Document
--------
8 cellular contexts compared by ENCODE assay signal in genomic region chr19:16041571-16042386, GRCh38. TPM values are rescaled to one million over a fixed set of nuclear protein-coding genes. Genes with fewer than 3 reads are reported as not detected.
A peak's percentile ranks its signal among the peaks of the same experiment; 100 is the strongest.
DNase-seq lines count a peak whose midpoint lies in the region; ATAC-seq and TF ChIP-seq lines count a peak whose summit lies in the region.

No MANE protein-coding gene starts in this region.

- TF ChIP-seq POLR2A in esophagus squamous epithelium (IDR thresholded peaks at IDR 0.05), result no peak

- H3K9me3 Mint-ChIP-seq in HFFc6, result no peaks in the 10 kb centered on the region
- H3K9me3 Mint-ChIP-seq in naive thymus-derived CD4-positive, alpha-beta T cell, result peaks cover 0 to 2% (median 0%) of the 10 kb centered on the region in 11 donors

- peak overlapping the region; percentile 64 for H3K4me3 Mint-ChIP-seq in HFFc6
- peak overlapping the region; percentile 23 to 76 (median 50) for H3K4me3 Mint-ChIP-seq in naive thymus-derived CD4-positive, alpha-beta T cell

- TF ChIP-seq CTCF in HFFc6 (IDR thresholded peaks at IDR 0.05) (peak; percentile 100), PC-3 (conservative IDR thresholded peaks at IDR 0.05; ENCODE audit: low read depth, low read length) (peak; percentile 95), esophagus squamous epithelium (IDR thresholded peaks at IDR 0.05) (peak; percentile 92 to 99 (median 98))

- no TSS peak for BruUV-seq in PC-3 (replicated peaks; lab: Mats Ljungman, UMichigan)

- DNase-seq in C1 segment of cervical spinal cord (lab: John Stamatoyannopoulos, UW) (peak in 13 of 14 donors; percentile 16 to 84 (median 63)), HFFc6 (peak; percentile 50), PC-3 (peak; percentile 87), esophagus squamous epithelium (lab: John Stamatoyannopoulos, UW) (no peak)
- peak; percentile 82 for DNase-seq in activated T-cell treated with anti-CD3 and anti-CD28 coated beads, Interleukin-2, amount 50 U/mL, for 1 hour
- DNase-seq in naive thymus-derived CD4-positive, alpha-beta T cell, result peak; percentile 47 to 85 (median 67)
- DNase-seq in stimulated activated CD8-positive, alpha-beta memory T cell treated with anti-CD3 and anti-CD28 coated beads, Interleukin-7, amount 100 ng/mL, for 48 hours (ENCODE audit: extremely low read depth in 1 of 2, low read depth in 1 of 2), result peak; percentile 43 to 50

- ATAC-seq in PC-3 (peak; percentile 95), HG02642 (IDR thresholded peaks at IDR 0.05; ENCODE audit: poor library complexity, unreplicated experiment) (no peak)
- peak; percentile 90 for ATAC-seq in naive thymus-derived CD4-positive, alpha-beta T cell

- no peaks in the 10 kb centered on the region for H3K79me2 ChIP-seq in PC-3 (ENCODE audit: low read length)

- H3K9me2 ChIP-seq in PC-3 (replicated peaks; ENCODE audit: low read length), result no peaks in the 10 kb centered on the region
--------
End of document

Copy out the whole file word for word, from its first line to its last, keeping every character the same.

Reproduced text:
8 cellular contexts compared by ENCODE assay signal in genomic region chr19:16041571-16042386, GRCh38. TPM values are rescaled to one million over a fixed set of nuclear protein-coding genes. Genes with fewer than 3 reads are reported as not detected.
A peak's percentile ranks its signal among the peaks of the same experiment; 100 is the strongest.
DNase-seq lines count a peak whose midpoint lies in the region; ATAC-seq and TF ChIP-seq lines count a peak whose summit lies in the region.

No MANE protein-coding gene starts in this region.

- TF ChIP-seq POLR2A in esophagus squamous epithelium (IDR thresholded peaks at IDR 0.05), result no peak

- H3K9me3 Mint-ChIP-seq in HFFc6, result no peaks in the 10 kb centered on the region
- H3K9me3 Mint-ChIP-seq in naive thymus-derived CD4-positive, alpha-beta T cell, result peaks cover 0 to 2% (median 0%) of the 10 kb centered on the region in 11 donors

- peak overlapping the region; percentile 64 for H3K4me3 Mint-ChIP-seq in HFFc6
- peak overlapping the region; percentile 23 to 76 (median 50) for H3K4me3 Mint-ChIP-seq in naive thymus-derived CD4-positive, alpha-beta T cell

- TF ChIP-seq CTCF in HFFc6 (IDR thresholded peaks at IDR 0.05) (peak; percentile 100), PC-3 (conservative IDR thresholded peaks at IDR 0.05; ENCODE audit: low read depth, low read length) (peak; percentile 95), esophagus squamous epithelium (IDR thresholded peaks at IDR 0.05) (peak; percentile 92 to 99 (median 98))

- no TSS peak for BruUV-seq in PC-3 (replicated peaks; lab: Mats Ljungman, UMichigan)

- DNase-seq in C1 segment of cervical spinal cord (lab: John Stamatoyannopoulos, UW) (peak in 13 of 14 donors; percentile 16 to 84 (median 63)), HFFc6 (peak; percentile 50), PC-3 (peak; percentile 87), esophagus squamous epithelium (lab: John Stamatoyannopoulos, UW) (no peak)
- peak; percentile 82 for DNase-seq in activated T-cell treated with anti-CD3 and anti-CD28 coated beads, Interleukin-2, amount 50 U/mL, for 1 hour
- DNase-seq in naive thymus-derived CD4-positive, alpha-beta T cell, result peak; percentile 47 to 85 (median 67)
- DNase-seq in stimulated activated CD8-positive, alpha-beta memory T cell treated with anti-CD3 and anti-CD28 coated beads, Interleukin-7, amount 100 ng/mL, for 48 hours (ENCODE audit: extremely low read depth in 1 of 2, low read depth in 1 of 2), result peak; percentile 43 to 50

- ATAC-seq in PC-3 (peak; percentile 95), HG02642 (IDR thresholded peaks at IDR 0.05; ENCODE audit: poor library complexity, unreplicated experiment) (no peak)
- peak; percentile 90 for ATAC-seq in naive thymus-derived CD4-positive, alpha-beta T cell

- no peaks in the 10 kb centered on the region for H3K79me2 ChIP-seq in PC-3 (ENCODE audit: low read length)

- H3K9me2 ChIP-seq in PC-3 (replicated peaks; ENCODE audit: low read length), result no peaks in the 10 kb centered on the region